14. L-39ZA Albatros "Attack & Trainer" (48167) 1:48 Special Hobby The L-39 is a fast jet trainer that was designed and manufactured in Czechoslovakia (as was) as a direct replacement for the earlier L-29 Delfin. It has been a success in its roles, and has received a number of upgrades that have resulted in new designations, and since the dismantling of the Soviet Union, some have found their way into private hands throughout the west, and they are often seen at airshows. It first flew in 1971, and was hoped to become the standard trainer across the Union, and the in 1977 the ZA variant was flying, fitted with a cannon and four hard-points for mounting various weapons in the Light Attack role. With the Soviet Union gone, the orders began to dry up, and an updated L-159 was produced in partnership with Rockwell, using more up-to-date avionics. More recently, an L-39NG has begun development to begin deliveries of a thoroughly modern "Next Generation" of Albatros. The Kit This isn't a new tooling from Special Hobby, and was originally release before the new millennium under the MPM brand name. It has plastic parts, resin and Photo-Etch (PE) brass parts, so any shortcomings of the original moulds are replaced by these new parts. In the box you'll find just three sprues of mid-grey styrene, a separately bagged clear sprue, a bag of resin parts, and another bag containing two sheets of decals, a sheet of pre-printed clear acetate and a substantial sheet of PE. It's quite a complete package, and as someone that's wanted an L-39 for a while, it's a pleasing prospect to see it re-released. First impressions draw comparisons with the old Classic Airframes style of moulding, with quite highly polished flat areas, fine recessed panel lines and basic cockpit details in styrene, which as mentioned earlier are supplanted by some more up-to-date and handsome PE and resin parts. Construction begins with opening the instruction booklet that I forgot to mention, which is printed on glossy paper in A4 portrait form. The cockpit is first on the menu, with seats augmented by PE belts and ejection handles before being attached to the cockpit floor and hemmed in at the sides by side consoles, with rudder pedals and control columns in the usual places. The Instrument Panels can be built up as styrene only, or with the addition of a layered PE and acetate lamination, bringing more realism to the completed assembly, with the completed sections cemented to the cockpit sill part that encompasses the whole crew area. With the addition of the resin exhaust tube and pen-nib fairing to the rear (with engine detail at the end) the cockpit with separate rear bulkhead are then secured between the fuselage halves, and optionally for one of the decal options, you need to cut off the tip of the tail fin to the panel line marked on the accompanying scrap diagram, to be replaced by a new tip later on. The sill and instrument assembly is then dropped into the top of the cockpit aperture to complete that section. The lower wing is full-span, while the upper wings are separate, and have alternative actuator fairings for a number of the decal options, which are provided in resin to be fitted after removing the standard moulded-in ones. All the gear bay doors are depicted closed as if on the ground, with only small inserts visible for attaching the gear later, which would make an in-flight model very easy to achieve. The wings are mated to the fuselage at the same time as the two-part engine intakes, which terminate at the blank wall of the fuselage, but with some careful painting you can fool the eye that you're looking down a gradually darkening tunnel. The elevators fit with a tab and slot method, and a scrap diagram shows them perpendicular to the tail, so tape or blutak them in place while the glue is still wet. The clear parts include a pair of lights for the end of the integrated tip-tanks, and the canopy is supplied as a four-part arrangement for posing the canopy open, with some small PE parts added to increase realism. The windscreen and blast-shield between the seats are fixed, while the openers can be glued open or closed at your whim, or depending on how proud of the job you've made of the cockpit. A number of PE and styrene parts are added around the airframe, and the landing gear, which are built from styrene parts with attractive resin wheels are then installed in their sockets, with a captive door on the strut, which has made me scratch my head a bit, as it looks like the door etched into the wing. However after a little research, it seems the split door is to keep FOD out of the bay and folds inward when the captive door takes its place as it retracts. Two tiny PE doors are added to the nose gear wheel, which is built up in the same manner as the mains. A few optional PE and resin parts are then fitted depending on which decal option you have chosen, with captions assisting in your choice. Weapons always make a model look good, and with the Albatros it's no exception. The inner pylons have no pre-drilled holes in the wing, so you have to measure your own according to the instructions, and use the recesses for the outer pylons as a guide. The single barrelled SSh-23 cannon is supplied as a two-part fairing that installs behind the nose gear leg, and has some rather nice detail moulded-in, and you have a choice of some rather nice resin rocket pods and styrene fuel tanks to hang off the pylons. Markings There are seven decal options from the box, and three stencil layouts that are subject to their own pages in the booklet, so take care to use the right stencils. Decals are by Cartograf, which is a guarantee of good registration, sharpness and colour density, with a thin matt/gloss carrier film cut close to the printed areas. The colourful decals are found on the smaller sheet, while the larger one is filled with black stencils and other markings. From the box you can build one of the following: L-39ZA 2436 (232436) Czechoslovak Air Force 2 Squadron, 5 Fighter Regiment, 1980s L-39ZA 2436 (232436) Czechoslovak Air Force 222 Training Squadron, 22 Air Force Base, 2008-2013 L-39ZA 5107/NL-37 École Supérieure de L'air, Algerian Air Force, 1991-1995 L-39ZA 5107/NL-37 Algerian Air Force being repaired In the Czech Republic, April 1996 L-39ZA 5107/NL-37 École Supérieure de L'air, Algerian Air Force, 1996 L-39ZA 5119/208 Aero Factory Airfield, Czechoslovakia being test flown by Israeli pilots 1990 L-29ZA/ART Royal Thai Air Force (365504) in delivery livery 1994 There isn't as much choice of air forces as there first looks, but plenty of interesting colours, and of course the minty green of the ART scheme to tickle your fancy. Conclusion I for one am glad to see this kit on re-release. It's not a brand-new moulding, so take care during construction and exercise your modelling skills to produce an attractive model of the type. Highly recommended. Review sample courtesy of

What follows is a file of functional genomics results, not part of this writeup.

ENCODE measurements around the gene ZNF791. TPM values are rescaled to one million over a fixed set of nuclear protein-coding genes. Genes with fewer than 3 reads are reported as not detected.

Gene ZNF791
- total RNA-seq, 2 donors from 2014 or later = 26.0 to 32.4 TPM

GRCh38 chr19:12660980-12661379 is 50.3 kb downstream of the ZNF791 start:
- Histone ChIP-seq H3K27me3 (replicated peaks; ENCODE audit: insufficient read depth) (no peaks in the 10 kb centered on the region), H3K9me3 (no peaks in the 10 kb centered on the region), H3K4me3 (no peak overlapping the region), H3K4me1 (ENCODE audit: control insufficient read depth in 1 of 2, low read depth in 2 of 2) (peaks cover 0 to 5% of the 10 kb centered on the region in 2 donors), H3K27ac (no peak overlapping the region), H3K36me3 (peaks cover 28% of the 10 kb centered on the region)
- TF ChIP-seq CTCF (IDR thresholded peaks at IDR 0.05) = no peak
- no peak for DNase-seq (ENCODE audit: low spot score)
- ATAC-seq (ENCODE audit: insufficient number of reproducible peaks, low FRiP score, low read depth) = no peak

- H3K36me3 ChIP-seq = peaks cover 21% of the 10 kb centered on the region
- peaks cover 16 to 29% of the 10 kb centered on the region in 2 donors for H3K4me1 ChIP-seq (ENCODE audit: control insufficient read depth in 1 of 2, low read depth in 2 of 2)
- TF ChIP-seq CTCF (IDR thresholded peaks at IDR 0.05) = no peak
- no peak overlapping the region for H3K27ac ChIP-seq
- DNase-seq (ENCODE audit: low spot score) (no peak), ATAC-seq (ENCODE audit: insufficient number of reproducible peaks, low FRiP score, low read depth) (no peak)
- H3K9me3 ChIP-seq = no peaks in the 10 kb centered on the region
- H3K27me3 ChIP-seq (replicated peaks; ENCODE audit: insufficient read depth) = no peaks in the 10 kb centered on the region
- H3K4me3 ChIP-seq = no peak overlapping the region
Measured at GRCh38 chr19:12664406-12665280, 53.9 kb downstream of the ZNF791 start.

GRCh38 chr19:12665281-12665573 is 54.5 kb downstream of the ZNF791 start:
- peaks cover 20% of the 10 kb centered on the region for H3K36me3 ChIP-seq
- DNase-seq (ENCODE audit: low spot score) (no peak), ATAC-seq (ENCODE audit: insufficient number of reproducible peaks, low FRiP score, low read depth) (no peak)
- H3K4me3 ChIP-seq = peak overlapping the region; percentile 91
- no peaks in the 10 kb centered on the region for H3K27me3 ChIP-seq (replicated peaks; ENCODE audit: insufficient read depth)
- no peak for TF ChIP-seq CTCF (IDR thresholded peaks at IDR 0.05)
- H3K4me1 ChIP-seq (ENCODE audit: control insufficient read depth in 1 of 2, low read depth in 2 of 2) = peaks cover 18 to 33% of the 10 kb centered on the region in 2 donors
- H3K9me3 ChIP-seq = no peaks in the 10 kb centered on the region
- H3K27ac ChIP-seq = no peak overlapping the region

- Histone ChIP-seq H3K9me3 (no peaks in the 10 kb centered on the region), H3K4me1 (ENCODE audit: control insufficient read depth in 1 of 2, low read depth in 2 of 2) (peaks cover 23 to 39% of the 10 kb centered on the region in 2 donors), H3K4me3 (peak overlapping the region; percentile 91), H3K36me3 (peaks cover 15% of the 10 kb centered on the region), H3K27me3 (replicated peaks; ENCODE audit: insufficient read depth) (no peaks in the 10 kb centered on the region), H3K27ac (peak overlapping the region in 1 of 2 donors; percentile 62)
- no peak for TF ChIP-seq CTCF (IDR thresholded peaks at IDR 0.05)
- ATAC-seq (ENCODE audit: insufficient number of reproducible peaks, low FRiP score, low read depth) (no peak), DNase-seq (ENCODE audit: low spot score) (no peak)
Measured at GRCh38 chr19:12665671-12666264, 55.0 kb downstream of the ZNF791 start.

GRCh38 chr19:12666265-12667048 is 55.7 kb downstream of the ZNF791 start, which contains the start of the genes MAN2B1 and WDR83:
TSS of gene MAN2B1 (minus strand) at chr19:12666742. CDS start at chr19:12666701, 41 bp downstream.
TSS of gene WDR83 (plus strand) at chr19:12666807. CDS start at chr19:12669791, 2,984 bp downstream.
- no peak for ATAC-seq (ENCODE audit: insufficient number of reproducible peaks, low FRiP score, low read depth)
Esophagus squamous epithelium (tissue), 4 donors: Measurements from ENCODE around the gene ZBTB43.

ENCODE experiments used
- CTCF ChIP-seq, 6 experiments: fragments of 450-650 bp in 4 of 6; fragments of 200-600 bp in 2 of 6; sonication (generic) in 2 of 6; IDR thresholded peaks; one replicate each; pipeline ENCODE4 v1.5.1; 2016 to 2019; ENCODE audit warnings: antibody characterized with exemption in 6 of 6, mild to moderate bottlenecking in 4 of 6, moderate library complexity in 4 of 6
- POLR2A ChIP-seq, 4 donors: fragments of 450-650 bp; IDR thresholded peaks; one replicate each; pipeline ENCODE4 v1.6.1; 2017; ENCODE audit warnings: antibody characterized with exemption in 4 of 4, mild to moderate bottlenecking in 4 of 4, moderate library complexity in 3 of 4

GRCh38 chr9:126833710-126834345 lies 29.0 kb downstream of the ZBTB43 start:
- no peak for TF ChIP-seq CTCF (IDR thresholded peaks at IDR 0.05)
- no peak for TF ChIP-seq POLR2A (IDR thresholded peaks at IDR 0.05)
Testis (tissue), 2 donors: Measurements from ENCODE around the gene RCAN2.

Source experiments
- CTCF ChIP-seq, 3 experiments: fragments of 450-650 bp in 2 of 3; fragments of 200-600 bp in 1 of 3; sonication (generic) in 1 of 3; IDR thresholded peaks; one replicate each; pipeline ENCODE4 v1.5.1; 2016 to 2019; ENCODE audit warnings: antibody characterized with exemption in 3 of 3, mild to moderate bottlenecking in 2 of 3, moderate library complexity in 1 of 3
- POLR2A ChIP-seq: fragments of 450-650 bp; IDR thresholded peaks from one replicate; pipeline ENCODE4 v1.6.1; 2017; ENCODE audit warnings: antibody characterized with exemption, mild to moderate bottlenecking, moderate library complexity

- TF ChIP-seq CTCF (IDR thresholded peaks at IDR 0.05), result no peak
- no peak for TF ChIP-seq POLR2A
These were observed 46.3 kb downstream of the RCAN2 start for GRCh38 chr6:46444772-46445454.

15. Messerschmitt Me 209 Mainwheels 1:72 CMK for Special Hobby Kit These are just a drop in replacement for the kit wheels. The resin allows much greater detail including the tread. Conclusion These will enhance the already great little model from Special Hobby. Recommended. Review sample courtesy of